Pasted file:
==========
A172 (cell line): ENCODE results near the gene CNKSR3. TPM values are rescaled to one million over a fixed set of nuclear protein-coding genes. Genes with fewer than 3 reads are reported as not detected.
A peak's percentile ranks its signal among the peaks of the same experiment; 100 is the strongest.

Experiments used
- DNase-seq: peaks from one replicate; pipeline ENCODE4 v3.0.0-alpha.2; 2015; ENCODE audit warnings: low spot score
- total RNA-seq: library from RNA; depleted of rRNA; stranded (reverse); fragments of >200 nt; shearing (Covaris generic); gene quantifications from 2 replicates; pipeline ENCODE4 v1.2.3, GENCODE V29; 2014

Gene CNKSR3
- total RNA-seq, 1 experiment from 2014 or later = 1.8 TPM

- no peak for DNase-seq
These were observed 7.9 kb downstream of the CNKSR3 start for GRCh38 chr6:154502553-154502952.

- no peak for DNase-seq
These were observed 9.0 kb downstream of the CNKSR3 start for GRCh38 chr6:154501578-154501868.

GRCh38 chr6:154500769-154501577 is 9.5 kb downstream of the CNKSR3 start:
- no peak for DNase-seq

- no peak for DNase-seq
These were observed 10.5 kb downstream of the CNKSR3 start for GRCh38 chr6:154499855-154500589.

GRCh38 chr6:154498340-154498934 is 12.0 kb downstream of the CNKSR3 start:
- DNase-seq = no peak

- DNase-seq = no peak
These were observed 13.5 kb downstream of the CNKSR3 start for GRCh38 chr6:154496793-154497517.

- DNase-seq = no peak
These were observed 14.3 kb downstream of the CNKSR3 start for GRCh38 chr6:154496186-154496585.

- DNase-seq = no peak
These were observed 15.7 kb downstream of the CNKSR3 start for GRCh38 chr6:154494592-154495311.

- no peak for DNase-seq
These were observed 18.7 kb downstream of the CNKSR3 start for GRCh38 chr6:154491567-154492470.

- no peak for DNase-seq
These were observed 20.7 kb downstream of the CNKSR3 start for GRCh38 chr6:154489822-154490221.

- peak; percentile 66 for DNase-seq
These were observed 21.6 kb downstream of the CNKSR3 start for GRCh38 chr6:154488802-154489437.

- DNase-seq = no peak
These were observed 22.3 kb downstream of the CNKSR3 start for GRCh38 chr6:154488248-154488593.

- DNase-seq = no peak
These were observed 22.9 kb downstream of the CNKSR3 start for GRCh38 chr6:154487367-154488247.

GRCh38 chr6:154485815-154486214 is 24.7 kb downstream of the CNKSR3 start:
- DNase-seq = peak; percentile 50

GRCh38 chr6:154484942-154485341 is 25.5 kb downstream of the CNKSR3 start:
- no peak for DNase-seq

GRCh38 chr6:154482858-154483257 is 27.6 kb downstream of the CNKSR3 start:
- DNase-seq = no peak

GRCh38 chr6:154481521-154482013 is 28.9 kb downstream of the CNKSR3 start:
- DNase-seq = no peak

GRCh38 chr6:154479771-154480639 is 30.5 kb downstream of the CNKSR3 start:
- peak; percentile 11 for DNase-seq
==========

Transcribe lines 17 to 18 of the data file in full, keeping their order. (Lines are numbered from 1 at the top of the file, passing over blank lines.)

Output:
- DNase-seq = no peak

- DNase-seq = no peak